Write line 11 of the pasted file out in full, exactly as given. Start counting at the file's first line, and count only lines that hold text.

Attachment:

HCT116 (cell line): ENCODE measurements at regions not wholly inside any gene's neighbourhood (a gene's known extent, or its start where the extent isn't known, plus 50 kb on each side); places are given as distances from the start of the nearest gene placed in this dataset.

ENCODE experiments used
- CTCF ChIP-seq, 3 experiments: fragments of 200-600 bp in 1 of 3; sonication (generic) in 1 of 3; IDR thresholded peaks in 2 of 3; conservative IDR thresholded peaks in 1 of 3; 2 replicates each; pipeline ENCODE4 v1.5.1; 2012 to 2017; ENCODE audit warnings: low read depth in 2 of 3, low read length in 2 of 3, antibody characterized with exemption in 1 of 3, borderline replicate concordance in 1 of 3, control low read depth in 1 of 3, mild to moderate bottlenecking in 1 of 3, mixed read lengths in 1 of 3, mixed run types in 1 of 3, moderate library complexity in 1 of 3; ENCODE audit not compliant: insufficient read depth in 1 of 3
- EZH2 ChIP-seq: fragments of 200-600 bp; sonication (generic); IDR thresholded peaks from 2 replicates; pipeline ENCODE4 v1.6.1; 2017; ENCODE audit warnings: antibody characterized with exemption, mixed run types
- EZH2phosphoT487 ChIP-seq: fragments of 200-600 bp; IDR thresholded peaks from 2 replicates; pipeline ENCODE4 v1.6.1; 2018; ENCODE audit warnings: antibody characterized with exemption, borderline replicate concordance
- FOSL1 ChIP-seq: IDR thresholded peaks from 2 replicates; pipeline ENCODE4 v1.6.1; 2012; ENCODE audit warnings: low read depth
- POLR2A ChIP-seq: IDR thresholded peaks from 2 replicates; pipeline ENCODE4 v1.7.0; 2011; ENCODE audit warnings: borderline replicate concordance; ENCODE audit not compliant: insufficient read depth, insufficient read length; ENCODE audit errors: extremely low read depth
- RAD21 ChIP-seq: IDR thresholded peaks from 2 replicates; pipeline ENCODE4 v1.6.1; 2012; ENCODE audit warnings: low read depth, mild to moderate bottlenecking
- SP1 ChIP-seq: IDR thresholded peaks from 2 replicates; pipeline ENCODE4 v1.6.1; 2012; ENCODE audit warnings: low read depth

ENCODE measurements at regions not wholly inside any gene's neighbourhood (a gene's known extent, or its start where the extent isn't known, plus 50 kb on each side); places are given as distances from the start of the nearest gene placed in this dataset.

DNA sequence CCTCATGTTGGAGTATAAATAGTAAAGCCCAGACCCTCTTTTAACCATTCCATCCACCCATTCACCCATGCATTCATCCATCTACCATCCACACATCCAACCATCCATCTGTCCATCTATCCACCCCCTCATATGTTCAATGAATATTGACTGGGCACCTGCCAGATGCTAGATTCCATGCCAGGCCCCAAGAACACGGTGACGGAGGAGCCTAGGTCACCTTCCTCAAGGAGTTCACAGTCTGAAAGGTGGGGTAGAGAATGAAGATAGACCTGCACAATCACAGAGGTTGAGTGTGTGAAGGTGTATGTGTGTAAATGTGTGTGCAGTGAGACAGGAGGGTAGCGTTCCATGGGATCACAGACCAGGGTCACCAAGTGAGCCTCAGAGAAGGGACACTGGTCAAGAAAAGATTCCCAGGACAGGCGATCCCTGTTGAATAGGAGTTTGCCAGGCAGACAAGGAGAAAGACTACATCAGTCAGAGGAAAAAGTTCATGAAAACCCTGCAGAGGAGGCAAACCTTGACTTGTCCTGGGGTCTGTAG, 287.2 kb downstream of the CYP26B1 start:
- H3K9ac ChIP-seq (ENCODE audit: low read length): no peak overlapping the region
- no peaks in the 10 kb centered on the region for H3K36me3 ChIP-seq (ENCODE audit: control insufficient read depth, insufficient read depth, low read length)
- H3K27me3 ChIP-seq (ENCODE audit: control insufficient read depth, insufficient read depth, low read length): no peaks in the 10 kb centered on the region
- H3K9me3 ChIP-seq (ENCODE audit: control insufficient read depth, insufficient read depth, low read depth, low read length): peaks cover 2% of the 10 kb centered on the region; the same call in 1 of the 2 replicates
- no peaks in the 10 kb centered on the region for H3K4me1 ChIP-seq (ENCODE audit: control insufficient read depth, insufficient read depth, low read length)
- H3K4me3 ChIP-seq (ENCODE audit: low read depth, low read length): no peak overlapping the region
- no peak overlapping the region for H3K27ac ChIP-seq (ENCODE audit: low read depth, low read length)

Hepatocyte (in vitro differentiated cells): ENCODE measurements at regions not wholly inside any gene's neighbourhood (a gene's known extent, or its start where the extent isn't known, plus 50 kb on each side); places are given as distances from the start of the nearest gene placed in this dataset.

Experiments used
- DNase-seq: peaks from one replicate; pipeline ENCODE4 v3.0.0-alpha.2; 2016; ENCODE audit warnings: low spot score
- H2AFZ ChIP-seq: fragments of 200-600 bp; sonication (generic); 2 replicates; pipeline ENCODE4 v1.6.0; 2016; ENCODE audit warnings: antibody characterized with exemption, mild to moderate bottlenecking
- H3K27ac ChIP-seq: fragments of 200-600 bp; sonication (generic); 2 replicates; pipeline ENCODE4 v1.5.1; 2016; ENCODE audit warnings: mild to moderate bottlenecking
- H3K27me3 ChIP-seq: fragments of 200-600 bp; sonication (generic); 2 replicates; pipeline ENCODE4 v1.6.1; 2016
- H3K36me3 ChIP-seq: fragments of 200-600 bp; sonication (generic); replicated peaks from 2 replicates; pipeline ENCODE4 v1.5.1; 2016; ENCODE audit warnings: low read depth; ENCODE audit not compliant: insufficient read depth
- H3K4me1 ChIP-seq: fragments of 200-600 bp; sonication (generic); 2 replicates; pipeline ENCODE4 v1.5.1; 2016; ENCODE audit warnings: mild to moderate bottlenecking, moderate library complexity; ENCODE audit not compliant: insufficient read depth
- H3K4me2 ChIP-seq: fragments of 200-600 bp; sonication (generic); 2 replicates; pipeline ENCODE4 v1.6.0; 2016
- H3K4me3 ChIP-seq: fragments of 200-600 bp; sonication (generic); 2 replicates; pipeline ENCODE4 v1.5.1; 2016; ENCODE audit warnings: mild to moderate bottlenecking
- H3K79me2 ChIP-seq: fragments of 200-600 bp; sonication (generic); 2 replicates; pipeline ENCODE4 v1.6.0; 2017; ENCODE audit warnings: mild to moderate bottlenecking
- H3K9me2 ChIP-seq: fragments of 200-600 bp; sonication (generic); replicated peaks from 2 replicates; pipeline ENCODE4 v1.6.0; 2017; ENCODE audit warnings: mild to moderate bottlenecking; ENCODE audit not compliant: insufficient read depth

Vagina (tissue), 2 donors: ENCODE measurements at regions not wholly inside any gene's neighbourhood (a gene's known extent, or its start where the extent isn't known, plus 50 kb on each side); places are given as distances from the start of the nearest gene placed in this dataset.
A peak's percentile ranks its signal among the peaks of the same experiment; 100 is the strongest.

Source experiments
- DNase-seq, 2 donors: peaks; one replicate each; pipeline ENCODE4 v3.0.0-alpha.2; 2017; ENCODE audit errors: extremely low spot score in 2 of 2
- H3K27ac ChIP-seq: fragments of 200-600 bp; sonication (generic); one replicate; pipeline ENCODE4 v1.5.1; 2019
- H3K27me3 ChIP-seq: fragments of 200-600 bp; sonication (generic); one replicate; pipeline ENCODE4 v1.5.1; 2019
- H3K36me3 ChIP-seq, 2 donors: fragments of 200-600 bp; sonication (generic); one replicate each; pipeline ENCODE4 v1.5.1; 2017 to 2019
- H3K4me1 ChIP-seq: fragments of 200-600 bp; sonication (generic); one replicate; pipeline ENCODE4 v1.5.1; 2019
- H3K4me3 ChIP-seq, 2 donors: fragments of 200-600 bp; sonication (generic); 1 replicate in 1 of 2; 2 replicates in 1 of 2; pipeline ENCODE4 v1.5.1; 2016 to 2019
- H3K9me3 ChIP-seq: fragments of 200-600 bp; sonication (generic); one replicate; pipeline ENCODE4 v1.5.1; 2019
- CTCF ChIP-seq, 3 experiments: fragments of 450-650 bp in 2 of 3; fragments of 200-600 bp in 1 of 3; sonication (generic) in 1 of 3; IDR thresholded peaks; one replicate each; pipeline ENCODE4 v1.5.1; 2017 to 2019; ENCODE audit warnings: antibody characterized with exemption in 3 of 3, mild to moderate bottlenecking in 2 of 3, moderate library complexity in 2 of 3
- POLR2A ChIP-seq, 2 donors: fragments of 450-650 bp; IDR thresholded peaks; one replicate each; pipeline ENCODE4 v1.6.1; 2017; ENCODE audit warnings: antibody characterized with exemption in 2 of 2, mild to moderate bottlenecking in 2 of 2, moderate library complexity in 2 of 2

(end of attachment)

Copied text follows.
DNA sequence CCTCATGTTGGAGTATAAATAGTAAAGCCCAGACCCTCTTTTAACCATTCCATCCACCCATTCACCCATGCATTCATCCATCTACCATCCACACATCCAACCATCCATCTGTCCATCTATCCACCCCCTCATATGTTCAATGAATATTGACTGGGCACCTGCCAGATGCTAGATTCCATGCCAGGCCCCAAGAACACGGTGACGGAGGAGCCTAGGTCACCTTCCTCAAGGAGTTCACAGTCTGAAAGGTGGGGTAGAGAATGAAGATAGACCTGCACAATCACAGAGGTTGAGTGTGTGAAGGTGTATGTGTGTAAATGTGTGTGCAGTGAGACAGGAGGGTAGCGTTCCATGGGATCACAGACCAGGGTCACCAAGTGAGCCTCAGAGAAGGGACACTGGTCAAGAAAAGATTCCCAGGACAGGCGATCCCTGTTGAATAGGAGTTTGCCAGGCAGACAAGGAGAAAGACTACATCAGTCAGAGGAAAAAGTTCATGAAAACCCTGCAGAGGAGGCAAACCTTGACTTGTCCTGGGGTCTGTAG, 287.2 kb downstream of the CYP26B1 start: